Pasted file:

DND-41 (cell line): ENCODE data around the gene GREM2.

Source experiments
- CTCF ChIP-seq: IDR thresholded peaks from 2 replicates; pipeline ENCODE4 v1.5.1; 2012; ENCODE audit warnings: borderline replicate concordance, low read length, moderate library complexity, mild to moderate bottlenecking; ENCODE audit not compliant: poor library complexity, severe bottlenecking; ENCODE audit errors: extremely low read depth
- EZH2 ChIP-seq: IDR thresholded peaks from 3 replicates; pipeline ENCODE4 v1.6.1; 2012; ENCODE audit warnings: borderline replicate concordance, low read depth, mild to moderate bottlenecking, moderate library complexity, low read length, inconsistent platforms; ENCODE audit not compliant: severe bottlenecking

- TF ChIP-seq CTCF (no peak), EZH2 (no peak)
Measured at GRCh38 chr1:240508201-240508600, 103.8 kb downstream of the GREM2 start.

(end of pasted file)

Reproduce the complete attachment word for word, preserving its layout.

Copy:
DND-41 (cell line): ENCODE data around the gene GREM2.

Source experiments
- CTCF ChIP-seq: IDR thresholded peaks from 2 replicates; pipeline ENCODE4 v1.5.1; 2012; ENCODE audit warnings: borderline replicate concordance, low read length, moderate library complexity, mild to moderate bottlenecking; ENCODE audit not compliant: poor library complexity, severe bottlenecking; ENCODE audit errors: extremely low read depth
- EZH2 ChIP-seq: IDR thresholded peaks from 3 replicates; pipeline ENCODE4 v1.6.1; 2012; ENCODE audit warnings: borderline replicate concordance, low read depth, mild to moderate bottlenecking, moderate library complexity, low read length, inconsistent platforms; ENCODE audit not compliant: severe bottlenecking

- TF ChIP-seq CTCF (no peak), EZH2 (no peak)
Measured at GRCh38 chr1:240508201-240508600, 103.8 kb downstream of the GREM2 start.